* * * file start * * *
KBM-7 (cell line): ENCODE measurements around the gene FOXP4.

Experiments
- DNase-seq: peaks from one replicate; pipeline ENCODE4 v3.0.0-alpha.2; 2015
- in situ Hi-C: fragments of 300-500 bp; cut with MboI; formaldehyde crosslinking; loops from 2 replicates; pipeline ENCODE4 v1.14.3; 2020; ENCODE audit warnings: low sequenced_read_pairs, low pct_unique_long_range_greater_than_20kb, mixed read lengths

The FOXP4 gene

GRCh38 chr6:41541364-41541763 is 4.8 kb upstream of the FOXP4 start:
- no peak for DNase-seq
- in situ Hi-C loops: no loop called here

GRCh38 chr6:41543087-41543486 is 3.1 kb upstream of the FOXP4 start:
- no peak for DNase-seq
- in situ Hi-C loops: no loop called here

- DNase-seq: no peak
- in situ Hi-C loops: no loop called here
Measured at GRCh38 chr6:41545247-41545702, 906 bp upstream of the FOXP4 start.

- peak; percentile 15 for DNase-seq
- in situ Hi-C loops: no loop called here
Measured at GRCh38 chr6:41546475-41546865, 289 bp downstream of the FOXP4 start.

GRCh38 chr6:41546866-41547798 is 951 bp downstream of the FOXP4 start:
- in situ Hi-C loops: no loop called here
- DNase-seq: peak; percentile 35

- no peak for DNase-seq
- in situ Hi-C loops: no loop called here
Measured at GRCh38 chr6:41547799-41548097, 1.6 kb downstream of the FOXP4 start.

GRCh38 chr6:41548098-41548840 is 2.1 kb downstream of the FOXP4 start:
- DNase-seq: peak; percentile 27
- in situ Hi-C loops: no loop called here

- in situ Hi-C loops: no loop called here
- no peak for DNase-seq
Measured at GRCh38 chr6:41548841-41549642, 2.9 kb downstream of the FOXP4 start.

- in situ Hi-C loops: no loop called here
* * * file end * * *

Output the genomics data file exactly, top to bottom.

KBM-7 (cell line): ENCODE measurements around the gene FOXP4.

Experiments
- DNase-seq: peaks from one replicate; pipeline ENCODE4 v3.0.0-alpha.2; 2015
- in situ Hi-C: fragments of 300-500 bp; cut with MboI; formaldehyde crosslinking; loops from 2 replicates; pipeline ENCODE4 v1.14.3; 2020; ENCODE audit warnings: low sequenced_read_pairs, low pct_unique_long_range_greater_than_20kb, mixed read lengths

The FOXP4 gene

GRCh38 chr6:41541364-41541763 is 4.8 kb upstream of the FOXP4 start:
- no peak for DNase-seq
- in situ Hi-C loops: no loop called here

GRCh38 chr6:41543087-41543486 is 3.1 kb upstream of the FOXP4 start:
- no peak for DNase-seq
- in situ Hi-C loops: no loop called here

- DNase-seq: no peak
- in situ Hi-C loops: no loop called here
Measured at GRCh38 chr6:41545247-41545702, 906 bp upstream of the FOXP4 start.

- peak; percentile 15 for DNase-seq
- in situ Hi-C loops: no loop called here
Measured at GRCh38 chr6:41546475-41546865, 289 bp downstream of the FOXP4 start.

GRCh38 chr6:41546866-41547798 is 951 bp downstream of the FOXP4 start:
- in situ Hi-C loops: no loop called here
- DNase-seq: peak; percentile 35

- no peak for DNase-seq
- in situ Hi-C loops: no loop called here
Measured at GRCh38 chr6:41547799-41548097, 1.6 kb downstream of the FOXP4 start.

GRCh38 chr6:41548098-41548840 is 2.1 kb downstream of the FOXP4 start:
- DNase-seq: peak; percentile 27
- in situ Hi-C loops: no loop called here

- in situ Hi-C loops: no loop called here
- no peak for DNase-seq
Measured at GRCh38 chr6:41548841-41549642, 2.9 kb downstream of the FOXP4 start.

- in situ Hi-C loops: no loop called here